Posted: Fri 19th May 2023

Smartphones have face recognition that can be easily spoofed with 2D photo, Which? finds

News and Info from Deeside, Flintshire, North Wales
This article is old - Published: Friday, May 19th, 2023

A significant security vulnerability has been uncovered by consumer champion Which?, revealing that the face unlock systems of various smartphones can be easily deceived by a 2D photograph.

The research presents a stark warning about the potential exploitation of this security flaw by criminals, who could bypass phone locks and access sensitive personal information.

This revelation contradicts the perception of face recognition as a highly secure method to unlock phones, thereby raising questions about the overall safety of Android devices.

Since August 2022, Which? has lab-tested 48 new smartphones, including models from Honor, Motorola, Nokia, Oppo, Samsung, Vivo and Xiaomi.

Which? found that nearly 40% of these can be spoofed with a photograph, allowing unauthorized access.

Disturbingly, the photographs used for testing weren’t even high resolution, having been printed on standard office paper using a typical office printer.

Models at the cheaper to mid-range end of the market, such as the £89.99 Motorola Moto E13, were amongst those that failed the test, though the vulnerability was not confined to these, with even high-end models like the £949.99 Motorola Razr 2022 also affected.

The discovery raises grave concerns about the potential theft of sensitive information.

A key example cited by Which? is the Google Wallet app, available for download on all the affected phones, which allows users to make contactless payments and holds personal banking data.

Although Google assured Which? that higher value transactions require a more secure Class 3 biometric unlock, the research body argues that the compromised face recognition systems should be categorised as Class 1, the least secure category.

The report highlighted the fact that a range of sensitive information, such as card details and recent transactions, could be at risk if the screen is unlocked using a 2D photograph.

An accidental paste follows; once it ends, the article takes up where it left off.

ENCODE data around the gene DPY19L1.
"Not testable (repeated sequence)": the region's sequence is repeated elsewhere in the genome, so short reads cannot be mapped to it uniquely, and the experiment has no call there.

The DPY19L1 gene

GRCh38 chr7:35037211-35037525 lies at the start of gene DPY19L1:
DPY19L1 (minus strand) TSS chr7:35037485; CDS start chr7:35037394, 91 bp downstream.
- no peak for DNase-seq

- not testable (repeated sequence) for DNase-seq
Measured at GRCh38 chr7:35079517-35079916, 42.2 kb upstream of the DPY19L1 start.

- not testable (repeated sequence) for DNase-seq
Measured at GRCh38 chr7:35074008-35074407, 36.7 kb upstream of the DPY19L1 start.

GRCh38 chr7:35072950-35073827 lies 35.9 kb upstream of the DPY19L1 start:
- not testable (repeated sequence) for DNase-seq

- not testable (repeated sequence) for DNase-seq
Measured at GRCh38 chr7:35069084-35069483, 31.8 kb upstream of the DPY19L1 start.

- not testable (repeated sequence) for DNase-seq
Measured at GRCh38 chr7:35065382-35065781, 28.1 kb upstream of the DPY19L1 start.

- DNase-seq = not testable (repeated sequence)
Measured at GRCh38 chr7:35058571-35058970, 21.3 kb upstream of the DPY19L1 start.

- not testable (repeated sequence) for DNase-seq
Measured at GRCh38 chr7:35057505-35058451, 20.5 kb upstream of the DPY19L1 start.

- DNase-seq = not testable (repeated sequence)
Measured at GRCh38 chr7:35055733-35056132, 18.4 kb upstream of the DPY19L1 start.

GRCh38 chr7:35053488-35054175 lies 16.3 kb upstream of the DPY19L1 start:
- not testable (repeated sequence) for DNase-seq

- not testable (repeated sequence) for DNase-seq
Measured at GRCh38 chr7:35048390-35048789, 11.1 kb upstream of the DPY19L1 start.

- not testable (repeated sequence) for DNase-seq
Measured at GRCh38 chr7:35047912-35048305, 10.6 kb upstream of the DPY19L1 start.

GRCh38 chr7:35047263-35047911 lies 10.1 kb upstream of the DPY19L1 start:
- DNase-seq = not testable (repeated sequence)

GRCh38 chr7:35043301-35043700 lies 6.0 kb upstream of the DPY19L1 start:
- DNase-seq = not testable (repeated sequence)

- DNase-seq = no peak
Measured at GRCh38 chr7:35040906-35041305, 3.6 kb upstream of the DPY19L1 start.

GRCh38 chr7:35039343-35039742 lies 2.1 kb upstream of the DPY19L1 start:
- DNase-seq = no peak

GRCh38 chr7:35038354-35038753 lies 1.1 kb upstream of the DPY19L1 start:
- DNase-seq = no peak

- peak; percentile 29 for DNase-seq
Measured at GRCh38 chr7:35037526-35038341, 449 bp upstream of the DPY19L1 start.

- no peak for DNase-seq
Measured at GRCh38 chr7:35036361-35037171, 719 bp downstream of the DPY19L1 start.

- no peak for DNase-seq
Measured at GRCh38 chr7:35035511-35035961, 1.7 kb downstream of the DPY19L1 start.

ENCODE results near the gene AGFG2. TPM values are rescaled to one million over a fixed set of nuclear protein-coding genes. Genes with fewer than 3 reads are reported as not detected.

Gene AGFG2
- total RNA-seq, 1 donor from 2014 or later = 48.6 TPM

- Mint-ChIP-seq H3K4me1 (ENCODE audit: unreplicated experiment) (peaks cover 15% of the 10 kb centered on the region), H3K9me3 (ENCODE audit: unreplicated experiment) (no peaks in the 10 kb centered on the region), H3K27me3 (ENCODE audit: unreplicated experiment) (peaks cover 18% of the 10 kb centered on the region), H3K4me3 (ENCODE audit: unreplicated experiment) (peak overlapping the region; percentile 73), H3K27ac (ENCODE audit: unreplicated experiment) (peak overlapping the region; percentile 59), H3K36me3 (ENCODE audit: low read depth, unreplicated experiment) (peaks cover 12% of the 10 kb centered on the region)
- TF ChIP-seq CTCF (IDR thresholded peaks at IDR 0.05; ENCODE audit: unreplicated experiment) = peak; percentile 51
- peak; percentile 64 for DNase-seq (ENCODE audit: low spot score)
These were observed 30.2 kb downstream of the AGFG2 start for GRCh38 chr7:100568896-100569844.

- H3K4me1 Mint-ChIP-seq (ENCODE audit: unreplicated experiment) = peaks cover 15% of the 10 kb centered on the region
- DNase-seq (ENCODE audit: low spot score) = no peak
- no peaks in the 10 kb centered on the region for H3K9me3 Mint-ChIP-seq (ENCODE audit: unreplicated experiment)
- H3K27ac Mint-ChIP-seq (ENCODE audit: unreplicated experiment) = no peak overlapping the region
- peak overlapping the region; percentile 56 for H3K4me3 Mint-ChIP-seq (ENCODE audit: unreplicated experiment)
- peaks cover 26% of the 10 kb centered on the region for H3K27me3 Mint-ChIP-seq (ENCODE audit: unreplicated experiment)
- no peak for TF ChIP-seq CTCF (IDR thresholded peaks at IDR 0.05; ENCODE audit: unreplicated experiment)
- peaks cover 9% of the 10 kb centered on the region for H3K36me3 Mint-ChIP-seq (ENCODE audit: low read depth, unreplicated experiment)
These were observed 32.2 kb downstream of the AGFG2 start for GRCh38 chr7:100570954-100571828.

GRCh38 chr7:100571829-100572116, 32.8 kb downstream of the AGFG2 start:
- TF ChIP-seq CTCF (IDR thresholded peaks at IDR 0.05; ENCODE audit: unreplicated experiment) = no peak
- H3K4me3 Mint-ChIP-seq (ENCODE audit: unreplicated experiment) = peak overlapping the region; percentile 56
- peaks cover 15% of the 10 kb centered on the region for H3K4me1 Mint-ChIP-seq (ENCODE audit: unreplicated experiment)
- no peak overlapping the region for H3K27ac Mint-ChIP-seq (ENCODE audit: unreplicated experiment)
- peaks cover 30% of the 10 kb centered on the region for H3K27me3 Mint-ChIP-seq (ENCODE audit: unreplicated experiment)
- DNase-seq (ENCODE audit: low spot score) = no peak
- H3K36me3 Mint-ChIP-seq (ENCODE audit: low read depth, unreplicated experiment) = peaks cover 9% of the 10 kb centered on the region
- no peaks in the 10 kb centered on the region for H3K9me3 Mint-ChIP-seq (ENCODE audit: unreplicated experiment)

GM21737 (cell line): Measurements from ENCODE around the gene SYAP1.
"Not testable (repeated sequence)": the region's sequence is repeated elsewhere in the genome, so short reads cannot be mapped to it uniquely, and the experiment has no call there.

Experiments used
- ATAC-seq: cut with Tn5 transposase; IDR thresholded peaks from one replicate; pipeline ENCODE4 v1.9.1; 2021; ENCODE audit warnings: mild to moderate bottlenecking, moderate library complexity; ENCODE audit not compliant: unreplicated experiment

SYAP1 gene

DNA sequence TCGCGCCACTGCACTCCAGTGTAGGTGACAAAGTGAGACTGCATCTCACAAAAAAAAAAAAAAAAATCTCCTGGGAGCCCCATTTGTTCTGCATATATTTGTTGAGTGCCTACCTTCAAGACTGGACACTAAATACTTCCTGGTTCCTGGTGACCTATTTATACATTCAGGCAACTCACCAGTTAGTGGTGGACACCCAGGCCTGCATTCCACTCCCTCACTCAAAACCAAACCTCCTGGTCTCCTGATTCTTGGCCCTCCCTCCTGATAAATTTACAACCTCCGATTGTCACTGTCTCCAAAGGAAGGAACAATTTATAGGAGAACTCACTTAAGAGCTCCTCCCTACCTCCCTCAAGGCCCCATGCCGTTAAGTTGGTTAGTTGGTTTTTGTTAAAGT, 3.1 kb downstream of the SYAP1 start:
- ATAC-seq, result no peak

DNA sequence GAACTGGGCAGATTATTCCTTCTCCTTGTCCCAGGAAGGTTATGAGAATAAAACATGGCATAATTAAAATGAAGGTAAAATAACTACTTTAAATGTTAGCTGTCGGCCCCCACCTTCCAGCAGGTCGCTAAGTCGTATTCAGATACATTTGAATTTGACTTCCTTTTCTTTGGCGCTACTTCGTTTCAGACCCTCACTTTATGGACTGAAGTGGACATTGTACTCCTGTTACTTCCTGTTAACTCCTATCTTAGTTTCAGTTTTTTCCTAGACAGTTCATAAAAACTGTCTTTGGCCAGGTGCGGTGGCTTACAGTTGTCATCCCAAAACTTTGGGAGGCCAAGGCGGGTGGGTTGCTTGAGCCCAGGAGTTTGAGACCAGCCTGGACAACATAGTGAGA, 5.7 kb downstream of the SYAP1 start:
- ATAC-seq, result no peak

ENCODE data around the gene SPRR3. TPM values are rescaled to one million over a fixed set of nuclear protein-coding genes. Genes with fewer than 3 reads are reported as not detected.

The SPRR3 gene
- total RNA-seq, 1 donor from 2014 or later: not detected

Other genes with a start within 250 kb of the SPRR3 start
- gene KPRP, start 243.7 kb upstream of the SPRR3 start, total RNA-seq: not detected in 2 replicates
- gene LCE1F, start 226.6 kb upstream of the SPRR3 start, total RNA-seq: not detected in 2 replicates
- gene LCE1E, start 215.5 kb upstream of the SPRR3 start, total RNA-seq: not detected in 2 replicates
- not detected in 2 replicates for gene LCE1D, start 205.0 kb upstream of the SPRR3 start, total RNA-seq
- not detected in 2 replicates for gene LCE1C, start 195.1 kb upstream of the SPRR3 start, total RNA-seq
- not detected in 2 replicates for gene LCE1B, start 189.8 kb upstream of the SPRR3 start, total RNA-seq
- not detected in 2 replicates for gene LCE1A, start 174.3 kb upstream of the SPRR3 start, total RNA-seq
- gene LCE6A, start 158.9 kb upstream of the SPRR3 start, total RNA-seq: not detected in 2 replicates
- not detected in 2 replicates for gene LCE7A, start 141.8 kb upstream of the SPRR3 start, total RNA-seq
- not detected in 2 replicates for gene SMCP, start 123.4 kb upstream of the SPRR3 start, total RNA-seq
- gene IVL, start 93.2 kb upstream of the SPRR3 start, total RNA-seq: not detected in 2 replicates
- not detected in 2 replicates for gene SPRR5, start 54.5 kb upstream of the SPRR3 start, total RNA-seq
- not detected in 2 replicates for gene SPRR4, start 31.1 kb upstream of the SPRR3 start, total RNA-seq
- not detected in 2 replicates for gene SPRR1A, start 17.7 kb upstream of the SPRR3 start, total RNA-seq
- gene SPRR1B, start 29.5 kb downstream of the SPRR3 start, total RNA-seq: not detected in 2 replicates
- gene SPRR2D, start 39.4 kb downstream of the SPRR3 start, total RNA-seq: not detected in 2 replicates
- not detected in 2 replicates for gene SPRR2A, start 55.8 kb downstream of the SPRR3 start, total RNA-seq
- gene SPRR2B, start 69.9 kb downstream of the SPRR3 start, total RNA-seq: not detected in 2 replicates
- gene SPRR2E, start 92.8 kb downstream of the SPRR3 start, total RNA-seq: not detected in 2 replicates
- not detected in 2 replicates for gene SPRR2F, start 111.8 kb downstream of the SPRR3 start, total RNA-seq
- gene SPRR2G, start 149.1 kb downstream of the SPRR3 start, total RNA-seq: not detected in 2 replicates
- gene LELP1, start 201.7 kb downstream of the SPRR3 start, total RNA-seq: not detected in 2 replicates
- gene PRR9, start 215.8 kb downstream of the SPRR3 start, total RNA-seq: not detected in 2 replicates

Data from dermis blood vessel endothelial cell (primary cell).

Most banks have responded to the findings, outlining their own security measures, but it appears that not all banking apps are equally secure.

Interestingly, Apple’s Face ID system, which uses 3D mapping, passed all spoofing tests, indicating a higher level of biometric security on iPhones. This could explain why many banking apps only permit face recognition security measures on Apple devices.

Which? is now urging manufacturers to bolster the security of their biometric systems against spoofing and to educate consumers about the potential vulnerabilities of certain types of facial recognition.

In light of these findings, Which? is advising consumers with the affected phone models to disable face recognition and instead use the fingerprint sensor, or a password or PIN that’s at least six digits long.

Which? Tech Editor, Lisa Barber, expressed strong concerns over the situation, stating, “Our findings have really worrying implications for people’s security and susceptibility to scams. ”

“This needs to be a wake-up call for manufacturers – they need to step up and improve the security of their biometric systems against spoofing.”

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